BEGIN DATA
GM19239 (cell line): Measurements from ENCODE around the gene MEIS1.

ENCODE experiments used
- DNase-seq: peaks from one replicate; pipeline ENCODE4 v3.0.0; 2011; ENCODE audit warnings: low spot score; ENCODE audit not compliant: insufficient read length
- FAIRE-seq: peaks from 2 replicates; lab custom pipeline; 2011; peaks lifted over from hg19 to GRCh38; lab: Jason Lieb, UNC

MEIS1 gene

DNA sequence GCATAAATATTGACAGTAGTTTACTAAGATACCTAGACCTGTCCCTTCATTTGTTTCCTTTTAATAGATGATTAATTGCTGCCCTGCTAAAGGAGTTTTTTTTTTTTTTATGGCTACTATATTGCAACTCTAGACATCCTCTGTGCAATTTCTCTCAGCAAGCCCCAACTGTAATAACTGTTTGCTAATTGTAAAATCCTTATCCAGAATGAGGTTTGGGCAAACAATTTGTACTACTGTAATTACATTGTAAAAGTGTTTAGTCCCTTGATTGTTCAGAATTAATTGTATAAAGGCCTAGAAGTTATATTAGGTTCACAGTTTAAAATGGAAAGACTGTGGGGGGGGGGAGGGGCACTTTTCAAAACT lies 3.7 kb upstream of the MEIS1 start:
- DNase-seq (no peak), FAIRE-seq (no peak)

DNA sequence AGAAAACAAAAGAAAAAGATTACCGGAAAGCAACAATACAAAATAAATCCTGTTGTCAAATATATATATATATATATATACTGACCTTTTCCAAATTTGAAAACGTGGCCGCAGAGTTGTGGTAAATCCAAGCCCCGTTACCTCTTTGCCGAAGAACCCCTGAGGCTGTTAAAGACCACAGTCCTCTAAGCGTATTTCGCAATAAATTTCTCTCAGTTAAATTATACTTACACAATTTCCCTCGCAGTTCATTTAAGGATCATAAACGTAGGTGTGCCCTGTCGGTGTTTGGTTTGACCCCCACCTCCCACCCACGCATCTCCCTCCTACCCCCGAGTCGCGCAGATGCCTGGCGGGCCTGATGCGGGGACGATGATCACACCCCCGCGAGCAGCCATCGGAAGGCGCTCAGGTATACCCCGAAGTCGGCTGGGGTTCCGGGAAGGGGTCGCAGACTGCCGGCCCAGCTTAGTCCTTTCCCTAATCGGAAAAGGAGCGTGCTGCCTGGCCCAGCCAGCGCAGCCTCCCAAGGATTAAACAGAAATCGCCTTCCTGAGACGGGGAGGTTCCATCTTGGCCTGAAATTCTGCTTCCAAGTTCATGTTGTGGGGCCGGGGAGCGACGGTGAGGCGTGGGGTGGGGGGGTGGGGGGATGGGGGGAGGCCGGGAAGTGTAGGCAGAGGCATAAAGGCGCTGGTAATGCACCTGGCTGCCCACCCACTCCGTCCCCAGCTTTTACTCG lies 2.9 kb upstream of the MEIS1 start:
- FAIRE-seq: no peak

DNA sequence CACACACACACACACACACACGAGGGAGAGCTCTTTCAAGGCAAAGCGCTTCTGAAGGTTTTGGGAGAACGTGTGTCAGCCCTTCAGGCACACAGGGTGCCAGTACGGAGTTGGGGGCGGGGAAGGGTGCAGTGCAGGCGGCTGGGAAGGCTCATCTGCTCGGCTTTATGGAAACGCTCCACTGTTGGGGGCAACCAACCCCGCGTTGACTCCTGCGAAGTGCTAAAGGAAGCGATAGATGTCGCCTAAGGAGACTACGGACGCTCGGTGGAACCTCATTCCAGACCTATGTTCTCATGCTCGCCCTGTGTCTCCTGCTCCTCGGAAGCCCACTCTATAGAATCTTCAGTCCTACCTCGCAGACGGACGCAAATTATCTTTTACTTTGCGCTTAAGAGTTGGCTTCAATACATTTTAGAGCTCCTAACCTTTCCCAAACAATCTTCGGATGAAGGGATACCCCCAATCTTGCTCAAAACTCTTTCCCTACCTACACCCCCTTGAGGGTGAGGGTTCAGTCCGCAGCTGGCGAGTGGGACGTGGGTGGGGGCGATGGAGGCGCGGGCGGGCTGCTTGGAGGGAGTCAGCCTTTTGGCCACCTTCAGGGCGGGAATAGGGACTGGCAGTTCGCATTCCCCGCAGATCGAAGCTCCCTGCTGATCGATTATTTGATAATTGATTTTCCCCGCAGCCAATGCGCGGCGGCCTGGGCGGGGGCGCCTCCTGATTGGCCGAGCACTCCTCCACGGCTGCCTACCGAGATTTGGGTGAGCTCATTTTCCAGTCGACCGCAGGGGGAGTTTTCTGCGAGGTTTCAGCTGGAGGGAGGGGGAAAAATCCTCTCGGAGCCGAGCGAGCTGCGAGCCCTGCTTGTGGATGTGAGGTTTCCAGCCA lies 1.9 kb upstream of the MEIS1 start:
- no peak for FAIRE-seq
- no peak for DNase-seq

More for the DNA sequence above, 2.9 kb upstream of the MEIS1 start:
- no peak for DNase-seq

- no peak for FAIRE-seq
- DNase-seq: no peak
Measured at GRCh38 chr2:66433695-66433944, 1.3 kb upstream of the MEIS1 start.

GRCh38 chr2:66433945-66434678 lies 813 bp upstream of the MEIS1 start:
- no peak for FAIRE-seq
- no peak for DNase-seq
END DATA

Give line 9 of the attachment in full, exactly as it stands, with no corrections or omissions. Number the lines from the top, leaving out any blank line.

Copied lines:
- FAIRE-seq: no peak